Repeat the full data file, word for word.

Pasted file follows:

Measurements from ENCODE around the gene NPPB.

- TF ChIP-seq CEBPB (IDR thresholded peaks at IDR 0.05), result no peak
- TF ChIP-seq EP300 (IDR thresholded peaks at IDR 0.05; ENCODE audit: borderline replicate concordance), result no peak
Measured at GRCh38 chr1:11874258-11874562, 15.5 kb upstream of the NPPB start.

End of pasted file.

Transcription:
Measurements from ENCODE around the gene NPPB.

- TF ChIP-seq CEBPB (IDR thresholded peaks at IDR 0.05), result no peak
- TF ChIP-seq EP300 (IDR thresholded peaks at IDR 0.05; ENCODE audit: borderline replicate concordance), result no peak
Measured at GRCh38 chr1:11874258-11874562, 15.5 kb upstream of the NPPB start.